“Presents for all!” - my festive #jcarn post
I’m hosting December’s “Carnival of journalism” on the Guardian Developer blog, so it would be a bit remiss not to join in myself. As neither a hack nor a hacker, I thought I'd take the liberty of answering both variations of the question...
What would be the best presents techies could give to journalists?
I’d nominate three things:
1) Stop making dreadful user interfaces for CMS software.
Karen McGrane describes CMS as “the software UX forgot”. When you are making admin tools, stop making forms that represent database structures, and instead treat your system’s users with the design respect you would give to end users.
2) Make open data work
We’ll getter better journalism, stories, scrutiny and oversight of our institutions if they have to release their data. The cost of releasing data will start to be a target for austerity cuts in the UK if we can’t prove the value. Please build something that does more than stick stuff on a map or turn a spreadsheet into HTML. We need a killer useful open data app that will make a difference to the public.
3) Read about business strategy a bit before criticising things that seem really obviously wrong to the tech community.
Just because an app doesn’t do all the super-powerful configurable things that you’d like it to do, or use the latest platform du jour, doesn’t mean it won’t find a market. If you like driving sports cars, you’ll find that a family saloon will still get you from A to B, it just won’t be your kind of drive. Nobody criticises car manufacturers for making variations between models aimed at different market sectors in the way that news orgs get criticised. Not every product is aimed at the vocal tech community.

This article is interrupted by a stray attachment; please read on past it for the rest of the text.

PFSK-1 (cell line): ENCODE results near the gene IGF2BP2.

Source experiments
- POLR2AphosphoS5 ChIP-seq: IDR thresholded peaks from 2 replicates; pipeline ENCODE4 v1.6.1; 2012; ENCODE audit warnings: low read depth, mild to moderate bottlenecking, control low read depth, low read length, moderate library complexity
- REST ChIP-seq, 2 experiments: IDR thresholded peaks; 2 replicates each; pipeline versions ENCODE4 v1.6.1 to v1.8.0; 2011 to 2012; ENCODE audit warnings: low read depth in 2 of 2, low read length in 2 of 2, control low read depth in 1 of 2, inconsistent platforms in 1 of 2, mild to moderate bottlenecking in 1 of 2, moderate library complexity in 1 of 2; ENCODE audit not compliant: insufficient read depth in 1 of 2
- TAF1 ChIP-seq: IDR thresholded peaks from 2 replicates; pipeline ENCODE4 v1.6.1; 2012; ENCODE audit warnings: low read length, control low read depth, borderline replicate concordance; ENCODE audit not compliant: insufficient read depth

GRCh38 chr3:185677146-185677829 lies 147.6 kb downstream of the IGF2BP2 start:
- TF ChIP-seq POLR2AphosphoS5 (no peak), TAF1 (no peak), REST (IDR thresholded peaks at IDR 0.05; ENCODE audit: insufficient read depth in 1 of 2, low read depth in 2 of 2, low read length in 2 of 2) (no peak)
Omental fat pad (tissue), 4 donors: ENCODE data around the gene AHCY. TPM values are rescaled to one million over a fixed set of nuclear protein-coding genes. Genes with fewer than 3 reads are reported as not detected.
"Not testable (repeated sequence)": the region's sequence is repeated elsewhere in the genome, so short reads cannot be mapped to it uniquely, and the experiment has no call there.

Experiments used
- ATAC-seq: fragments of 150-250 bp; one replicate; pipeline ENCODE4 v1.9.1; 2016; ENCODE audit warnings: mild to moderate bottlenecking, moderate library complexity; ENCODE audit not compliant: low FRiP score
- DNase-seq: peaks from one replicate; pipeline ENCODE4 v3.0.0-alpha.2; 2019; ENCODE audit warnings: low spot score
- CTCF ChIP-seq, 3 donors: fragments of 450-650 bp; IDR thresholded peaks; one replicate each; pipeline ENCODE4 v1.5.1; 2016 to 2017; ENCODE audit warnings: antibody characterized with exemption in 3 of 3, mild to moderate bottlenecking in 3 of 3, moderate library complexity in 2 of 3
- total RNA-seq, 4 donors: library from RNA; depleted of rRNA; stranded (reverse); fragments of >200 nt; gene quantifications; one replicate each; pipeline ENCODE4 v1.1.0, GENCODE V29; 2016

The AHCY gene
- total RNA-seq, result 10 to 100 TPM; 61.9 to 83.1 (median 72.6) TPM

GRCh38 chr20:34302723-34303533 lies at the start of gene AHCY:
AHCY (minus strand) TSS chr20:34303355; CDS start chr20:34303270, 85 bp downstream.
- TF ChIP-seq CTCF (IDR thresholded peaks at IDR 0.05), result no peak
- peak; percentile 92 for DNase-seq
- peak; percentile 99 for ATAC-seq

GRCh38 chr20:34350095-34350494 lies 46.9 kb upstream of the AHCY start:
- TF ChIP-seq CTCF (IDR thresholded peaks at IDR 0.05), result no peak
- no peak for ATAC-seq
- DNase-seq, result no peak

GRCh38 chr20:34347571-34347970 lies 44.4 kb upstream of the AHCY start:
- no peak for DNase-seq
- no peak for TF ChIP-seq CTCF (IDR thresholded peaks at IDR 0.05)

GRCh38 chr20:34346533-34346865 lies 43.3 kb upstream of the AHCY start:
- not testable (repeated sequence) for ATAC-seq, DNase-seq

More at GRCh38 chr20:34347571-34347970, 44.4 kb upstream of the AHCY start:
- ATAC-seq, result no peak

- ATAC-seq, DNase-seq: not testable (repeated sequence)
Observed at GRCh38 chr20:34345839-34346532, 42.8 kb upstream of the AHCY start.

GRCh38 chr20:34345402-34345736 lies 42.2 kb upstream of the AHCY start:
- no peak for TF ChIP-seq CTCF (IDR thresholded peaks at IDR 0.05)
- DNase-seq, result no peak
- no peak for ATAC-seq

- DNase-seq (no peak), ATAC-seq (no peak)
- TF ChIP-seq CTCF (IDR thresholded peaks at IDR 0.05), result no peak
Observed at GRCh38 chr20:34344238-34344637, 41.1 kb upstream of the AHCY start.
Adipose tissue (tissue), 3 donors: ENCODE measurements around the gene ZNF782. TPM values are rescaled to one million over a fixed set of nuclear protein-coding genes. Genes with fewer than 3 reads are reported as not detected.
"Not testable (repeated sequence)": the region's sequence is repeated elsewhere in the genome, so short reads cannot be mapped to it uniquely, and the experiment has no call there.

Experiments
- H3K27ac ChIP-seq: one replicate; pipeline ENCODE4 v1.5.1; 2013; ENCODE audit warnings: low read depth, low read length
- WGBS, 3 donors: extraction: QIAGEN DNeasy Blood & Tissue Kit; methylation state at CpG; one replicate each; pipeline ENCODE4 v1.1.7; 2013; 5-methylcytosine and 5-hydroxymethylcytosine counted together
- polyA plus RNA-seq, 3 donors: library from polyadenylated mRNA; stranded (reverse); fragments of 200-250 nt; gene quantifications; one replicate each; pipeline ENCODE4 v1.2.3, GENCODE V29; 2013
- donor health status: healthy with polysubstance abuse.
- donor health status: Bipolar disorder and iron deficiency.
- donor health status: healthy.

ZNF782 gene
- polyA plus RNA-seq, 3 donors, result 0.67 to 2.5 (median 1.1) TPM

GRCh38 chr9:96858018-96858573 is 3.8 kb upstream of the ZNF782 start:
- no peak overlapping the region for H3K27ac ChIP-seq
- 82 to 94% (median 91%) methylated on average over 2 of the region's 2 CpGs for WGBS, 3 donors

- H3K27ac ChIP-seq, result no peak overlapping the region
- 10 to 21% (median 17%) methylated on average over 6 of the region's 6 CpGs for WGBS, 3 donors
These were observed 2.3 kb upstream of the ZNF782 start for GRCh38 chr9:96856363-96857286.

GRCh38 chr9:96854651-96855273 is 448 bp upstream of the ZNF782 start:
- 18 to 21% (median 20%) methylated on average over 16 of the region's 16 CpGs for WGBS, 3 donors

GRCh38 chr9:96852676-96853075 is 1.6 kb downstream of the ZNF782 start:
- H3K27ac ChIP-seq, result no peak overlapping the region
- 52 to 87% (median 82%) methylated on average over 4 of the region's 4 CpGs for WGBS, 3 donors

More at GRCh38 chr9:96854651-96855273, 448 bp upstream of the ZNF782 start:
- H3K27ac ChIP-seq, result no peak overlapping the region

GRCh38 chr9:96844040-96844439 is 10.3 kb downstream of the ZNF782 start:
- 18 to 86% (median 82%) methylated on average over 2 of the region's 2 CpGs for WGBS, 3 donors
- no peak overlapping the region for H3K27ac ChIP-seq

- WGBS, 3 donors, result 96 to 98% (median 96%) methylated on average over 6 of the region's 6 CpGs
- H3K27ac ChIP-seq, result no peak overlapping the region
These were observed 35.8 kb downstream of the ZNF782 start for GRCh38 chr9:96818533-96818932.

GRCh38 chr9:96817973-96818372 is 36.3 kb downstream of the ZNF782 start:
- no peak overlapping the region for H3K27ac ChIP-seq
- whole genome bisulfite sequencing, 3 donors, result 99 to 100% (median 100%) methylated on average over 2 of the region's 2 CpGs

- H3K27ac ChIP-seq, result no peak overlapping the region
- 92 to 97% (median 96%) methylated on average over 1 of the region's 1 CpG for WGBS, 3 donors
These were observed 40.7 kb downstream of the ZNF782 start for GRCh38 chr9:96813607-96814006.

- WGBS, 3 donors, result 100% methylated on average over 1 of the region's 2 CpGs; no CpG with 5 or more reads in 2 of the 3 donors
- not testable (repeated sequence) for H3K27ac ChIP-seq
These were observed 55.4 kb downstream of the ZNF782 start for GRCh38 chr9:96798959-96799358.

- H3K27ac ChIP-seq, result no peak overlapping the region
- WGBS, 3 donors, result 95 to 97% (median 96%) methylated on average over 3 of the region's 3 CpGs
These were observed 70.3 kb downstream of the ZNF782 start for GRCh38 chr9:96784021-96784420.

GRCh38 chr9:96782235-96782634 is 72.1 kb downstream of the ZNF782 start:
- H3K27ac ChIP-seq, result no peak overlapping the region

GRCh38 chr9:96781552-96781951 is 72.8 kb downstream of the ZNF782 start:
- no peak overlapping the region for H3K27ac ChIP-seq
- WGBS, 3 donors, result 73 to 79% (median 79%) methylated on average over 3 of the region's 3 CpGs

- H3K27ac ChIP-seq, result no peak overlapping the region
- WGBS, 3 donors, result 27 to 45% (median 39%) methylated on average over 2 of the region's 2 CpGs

What would be the best presents journalists could give to techies?
I’d nominate three things:
1) Add structure. And metadata. And structured metadata.
Wherever you’ve got the opportunity to add structure to stories, do it. Whether it is tagging, mark-up, links to original sources, however your CMS allows you to augment material with meaningful machine-readable data, do it. The future will thank you for it.
2) Join in comments or switch them off
If you invite people to a party round your house, and then ignore all your guests, it would be no surprise if they started bad-mouthing you. That’s what happens in your comment threads. If you are not going to actually engage in the conversation underneath your stories, don’t pretend you have an “engaged community”. Join in or switch them off.
3) Use Google a bit before writing stories that seem really obvious to the tech community.
I think the Bell Pottinger story, for example, has been fascinating, and it is great to see that it was the work of Tim Ireland that surfaced it. But, and it is a big but, a couple of simple Google searches for “online reputation management” or “wikipedia management” would surface that this is a common and well-known established practice. Google actually sell advertisements for this kind of service against those keywords. You look a bit silly when you present this as an amazing discovery.
“Hacks/Hackers London: Notes from the talks” brings together notes from 16 talks, including those from Martin Rosenbaum, Stephen Grey, Alastair Dant, Scott Byrne-Fraser and Wendy Grossman. It looks at topics of interest to journalists and programers alike, including freedom of information, processing big data sets to tell stories, social activism hack camps, the future of interactive technologies, and using social media to cover your tracks - or uncover those of somebody else.
“Hacks/Hackers London: Notes from the talks” for Kindle is £1.14.